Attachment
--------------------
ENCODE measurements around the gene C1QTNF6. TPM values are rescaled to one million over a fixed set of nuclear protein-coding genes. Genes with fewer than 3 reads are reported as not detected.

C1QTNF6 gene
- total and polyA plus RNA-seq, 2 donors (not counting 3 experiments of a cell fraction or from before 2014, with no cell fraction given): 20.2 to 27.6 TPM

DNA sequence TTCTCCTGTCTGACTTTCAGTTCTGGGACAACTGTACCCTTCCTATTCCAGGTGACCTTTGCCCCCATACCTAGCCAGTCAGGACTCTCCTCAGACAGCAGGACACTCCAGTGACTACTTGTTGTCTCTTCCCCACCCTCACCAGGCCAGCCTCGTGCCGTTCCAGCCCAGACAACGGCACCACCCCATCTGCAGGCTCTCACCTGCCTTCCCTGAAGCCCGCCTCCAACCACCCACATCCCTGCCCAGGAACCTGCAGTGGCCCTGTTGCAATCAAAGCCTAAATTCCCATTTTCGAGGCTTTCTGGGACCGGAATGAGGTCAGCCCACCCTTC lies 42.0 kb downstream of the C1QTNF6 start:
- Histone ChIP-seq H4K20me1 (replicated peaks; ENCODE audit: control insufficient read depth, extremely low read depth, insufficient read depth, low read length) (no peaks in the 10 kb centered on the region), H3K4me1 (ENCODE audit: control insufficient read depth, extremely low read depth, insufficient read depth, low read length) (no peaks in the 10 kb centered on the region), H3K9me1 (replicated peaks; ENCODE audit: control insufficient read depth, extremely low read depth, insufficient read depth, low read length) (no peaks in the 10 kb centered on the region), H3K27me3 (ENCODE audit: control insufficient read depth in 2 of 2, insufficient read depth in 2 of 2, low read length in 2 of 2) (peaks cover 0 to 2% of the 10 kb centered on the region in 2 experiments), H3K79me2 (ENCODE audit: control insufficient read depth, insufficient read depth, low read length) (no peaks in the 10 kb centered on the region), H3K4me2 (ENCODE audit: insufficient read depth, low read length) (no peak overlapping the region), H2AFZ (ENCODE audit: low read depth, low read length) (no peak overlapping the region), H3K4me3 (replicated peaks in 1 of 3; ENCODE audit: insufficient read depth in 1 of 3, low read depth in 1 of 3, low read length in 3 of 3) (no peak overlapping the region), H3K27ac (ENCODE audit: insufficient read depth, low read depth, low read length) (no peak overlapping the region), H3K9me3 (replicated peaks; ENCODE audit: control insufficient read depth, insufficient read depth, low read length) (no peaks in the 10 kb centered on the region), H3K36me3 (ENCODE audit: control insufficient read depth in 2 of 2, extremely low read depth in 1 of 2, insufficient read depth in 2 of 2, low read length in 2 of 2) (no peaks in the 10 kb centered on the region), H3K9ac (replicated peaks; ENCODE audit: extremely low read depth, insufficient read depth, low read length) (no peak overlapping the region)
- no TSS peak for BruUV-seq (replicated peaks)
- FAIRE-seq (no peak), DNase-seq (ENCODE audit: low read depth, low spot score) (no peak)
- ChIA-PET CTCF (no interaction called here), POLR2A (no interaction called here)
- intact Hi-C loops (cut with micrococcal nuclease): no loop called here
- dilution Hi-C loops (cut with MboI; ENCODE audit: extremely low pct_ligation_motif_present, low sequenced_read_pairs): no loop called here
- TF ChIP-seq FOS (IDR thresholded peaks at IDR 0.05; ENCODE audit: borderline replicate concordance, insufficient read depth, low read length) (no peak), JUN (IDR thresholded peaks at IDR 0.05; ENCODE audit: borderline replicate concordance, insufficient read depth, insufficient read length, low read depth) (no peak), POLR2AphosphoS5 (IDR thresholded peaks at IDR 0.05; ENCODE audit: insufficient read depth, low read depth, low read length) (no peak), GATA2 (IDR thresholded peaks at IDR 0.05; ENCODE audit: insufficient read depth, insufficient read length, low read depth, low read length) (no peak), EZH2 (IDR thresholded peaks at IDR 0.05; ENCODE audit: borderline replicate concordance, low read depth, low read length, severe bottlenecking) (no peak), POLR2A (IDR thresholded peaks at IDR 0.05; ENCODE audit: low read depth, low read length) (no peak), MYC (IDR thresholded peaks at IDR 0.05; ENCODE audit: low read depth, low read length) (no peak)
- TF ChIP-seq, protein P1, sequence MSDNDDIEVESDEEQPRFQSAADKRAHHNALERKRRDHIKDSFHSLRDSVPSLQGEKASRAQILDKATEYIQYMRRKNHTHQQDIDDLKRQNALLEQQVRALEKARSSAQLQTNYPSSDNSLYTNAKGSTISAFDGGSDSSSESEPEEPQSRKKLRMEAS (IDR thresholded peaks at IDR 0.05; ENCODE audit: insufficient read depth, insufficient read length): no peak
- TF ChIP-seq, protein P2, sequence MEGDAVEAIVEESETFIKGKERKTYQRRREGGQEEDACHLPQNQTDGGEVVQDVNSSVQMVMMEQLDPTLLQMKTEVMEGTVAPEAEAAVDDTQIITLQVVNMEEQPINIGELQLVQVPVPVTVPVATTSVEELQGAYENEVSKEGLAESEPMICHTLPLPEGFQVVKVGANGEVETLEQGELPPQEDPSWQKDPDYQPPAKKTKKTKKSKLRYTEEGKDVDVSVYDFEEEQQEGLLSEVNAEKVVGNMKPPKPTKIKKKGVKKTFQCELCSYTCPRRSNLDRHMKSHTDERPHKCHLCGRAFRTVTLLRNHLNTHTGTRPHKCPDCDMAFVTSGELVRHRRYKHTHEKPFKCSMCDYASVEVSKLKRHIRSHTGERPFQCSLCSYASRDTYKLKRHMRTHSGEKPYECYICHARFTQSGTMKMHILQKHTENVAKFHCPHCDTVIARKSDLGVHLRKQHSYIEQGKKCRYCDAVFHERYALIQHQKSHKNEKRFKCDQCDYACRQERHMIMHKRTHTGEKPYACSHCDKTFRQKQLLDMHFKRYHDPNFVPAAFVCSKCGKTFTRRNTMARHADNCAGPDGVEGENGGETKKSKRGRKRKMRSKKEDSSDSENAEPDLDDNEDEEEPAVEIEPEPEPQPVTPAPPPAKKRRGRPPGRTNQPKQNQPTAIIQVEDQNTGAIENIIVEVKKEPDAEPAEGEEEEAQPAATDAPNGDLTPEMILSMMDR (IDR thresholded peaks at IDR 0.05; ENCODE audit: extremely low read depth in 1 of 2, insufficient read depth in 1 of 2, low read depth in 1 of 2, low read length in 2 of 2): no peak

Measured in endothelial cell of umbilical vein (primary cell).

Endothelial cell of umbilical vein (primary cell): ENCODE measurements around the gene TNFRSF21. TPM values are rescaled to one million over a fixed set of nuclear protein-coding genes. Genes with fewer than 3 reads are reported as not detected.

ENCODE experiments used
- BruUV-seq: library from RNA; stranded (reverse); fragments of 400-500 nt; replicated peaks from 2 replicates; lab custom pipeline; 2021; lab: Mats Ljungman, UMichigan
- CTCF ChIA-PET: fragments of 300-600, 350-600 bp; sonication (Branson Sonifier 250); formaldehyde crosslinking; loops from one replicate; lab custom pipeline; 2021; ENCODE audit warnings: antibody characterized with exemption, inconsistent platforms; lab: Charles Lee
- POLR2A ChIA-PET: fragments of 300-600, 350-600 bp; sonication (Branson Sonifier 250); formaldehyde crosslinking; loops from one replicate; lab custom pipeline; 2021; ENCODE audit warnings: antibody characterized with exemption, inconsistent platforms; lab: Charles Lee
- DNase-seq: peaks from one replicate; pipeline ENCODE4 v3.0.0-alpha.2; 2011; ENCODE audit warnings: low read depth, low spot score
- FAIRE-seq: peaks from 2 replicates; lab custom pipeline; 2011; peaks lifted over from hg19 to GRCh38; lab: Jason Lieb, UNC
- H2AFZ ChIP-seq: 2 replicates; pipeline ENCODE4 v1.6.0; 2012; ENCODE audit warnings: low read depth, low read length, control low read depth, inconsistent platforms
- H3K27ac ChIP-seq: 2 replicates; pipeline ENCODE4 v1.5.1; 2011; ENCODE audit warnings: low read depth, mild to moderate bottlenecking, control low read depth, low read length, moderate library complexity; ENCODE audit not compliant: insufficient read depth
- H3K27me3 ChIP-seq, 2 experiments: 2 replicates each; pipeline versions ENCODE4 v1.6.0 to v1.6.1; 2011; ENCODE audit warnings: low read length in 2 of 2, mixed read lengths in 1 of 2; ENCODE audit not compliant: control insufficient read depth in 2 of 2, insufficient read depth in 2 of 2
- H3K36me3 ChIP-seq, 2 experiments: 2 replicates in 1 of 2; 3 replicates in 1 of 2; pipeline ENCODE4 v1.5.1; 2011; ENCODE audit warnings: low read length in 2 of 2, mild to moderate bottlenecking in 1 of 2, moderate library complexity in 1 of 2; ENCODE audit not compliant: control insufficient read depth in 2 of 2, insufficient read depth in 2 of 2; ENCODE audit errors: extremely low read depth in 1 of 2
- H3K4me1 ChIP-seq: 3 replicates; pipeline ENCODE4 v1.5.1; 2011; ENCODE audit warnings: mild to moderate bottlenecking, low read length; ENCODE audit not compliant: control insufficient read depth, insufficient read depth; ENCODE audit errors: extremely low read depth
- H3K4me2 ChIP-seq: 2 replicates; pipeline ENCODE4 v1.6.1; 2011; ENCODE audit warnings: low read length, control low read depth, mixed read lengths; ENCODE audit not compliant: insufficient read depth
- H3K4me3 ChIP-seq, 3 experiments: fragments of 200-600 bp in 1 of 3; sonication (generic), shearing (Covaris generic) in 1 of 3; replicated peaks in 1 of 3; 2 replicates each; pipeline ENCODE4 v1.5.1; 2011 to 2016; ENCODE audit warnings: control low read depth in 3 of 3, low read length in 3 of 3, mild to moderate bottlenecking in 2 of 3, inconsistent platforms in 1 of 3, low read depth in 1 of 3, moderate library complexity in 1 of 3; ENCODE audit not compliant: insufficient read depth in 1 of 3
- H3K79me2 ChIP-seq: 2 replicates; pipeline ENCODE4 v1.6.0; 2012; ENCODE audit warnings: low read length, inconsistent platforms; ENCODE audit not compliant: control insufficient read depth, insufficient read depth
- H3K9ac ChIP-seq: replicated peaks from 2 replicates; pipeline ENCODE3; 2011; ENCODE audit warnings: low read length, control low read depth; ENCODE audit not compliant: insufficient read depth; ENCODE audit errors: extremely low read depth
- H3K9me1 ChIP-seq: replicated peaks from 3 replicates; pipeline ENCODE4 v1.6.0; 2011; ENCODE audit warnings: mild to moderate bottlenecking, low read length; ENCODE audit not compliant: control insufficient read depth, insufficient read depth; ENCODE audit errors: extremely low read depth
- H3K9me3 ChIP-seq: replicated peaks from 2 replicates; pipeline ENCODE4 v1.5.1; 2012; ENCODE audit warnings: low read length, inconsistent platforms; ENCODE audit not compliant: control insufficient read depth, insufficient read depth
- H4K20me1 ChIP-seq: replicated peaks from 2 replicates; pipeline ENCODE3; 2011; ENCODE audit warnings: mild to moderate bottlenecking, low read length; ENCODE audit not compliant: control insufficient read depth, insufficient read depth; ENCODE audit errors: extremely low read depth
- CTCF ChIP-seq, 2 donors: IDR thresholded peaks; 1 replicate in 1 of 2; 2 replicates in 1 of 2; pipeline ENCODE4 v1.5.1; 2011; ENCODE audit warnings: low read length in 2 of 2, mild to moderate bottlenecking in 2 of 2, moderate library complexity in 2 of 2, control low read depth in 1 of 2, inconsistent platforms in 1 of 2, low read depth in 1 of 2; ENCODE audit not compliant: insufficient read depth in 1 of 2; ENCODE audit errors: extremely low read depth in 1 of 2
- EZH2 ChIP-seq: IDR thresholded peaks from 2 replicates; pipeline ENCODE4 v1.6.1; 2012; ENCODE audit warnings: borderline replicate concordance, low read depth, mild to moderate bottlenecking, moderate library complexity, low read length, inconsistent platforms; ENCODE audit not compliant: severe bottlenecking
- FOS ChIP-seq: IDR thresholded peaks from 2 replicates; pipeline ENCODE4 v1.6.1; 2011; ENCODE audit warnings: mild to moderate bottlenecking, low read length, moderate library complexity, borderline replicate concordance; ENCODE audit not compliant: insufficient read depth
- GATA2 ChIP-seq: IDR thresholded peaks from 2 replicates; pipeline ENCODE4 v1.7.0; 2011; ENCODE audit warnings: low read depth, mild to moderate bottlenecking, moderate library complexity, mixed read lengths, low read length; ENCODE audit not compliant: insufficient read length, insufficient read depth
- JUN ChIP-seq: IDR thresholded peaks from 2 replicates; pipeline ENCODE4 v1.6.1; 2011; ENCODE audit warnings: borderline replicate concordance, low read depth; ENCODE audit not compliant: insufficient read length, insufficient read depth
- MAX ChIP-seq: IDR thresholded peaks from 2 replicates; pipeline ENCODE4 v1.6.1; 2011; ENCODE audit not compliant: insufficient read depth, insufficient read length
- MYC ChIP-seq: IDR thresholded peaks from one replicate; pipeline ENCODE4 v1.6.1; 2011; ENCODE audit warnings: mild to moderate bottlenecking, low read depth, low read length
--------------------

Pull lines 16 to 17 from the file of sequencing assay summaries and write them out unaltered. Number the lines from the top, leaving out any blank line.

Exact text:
ENCODE experiments used
- BruUV-seq: library from RNA; stranded (reverse); fragments of 400-500 nt; replicated peaks from 2 replicates; lab custom pipeline; 2021; lab: Mats Ljungman, UMichigan